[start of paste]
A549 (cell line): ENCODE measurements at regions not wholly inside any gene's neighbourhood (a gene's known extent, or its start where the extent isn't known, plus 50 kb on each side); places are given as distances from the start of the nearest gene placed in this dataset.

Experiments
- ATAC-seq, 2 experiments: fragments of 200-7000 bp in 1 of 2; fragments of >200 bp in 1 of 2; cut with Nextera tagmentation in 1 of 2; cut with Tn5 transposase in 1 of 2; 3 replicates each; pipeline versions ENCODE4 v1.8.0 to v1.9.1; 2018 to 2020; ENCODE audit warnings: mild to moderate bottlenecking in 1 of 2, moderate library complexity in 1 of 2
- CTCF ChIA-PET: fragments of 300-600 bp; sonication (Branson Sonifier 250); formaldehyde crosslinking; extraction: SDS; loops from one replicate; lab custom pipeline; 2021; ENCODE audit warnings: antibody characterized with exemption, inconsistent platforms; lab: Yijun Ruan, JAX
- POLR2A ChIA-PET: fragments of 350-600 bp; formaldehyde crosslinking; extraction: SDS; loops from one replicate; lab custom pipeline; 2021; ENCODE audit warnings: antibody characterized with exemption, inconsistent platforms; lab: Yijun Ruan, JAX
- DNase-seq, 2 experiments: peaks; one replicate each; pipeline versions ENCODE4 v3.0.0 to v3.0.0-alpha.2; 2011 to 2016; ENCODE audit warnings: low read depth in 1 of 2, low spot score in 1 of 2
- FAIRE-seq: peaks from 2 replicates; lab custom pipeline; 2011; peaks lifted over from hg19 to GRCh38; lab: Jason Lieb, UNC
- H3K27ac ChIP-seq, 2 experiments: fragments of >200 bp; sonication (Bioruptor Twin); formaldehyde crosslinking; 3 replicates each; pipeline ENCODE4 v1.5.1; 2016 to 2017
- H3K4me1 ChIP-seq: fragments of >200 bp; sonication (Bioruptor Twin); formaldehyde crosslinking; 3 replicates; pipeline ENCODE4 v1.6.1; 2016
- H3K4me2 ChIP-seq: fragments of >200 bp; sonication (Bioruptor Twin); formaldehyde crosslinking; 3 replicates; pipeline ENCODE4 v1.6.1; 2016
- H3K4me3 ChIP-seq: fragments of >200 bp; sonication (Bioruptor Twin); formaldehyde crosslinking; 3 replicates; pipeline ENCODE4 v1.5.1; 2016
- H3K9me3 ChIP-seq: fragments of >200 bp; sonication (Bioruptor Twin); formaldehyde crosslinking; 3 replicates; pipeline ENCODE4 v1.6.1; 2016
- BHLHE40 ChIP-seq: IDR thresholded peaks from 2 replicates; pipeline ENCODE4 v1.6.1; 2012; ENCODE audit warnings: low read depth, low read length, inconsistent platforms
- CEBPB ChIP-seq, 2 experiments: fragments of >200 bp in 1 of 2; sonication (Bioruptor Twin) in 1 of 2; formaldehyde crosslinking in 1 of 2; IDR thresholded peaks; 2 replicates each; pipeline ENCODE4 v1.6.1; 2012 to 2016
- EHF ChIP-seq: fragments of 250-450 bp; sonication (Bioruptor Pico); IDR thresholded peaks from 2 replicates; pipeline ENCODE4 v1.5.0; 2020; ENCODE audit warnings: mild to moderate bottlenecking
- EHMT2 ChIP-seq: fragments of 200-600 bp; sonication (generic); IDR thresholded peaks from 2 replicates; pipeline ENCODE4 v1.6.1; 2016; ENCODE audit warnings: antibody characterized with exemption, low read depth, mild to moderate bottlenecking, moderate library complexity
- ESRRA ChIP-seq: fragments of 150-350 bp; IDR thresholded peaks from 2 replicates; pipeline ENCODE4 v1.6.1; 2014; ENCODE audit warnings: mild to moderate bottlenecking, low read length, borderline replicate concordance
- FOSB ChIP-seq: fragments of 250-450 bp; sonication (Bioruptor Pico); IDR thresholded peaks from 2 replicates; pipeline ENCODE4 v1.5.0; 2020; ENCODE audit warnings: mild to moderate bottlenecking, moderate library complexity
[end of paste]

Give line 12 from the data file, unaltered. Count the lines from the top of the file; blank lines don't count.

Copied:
- H3K9me3 ChIP-seq: fragments of >200 bp; sonication (Bioruptor Twin); formaldehyde crosslinking; 3 replicates; pipeline ENCODE4 v1.6.1; 2016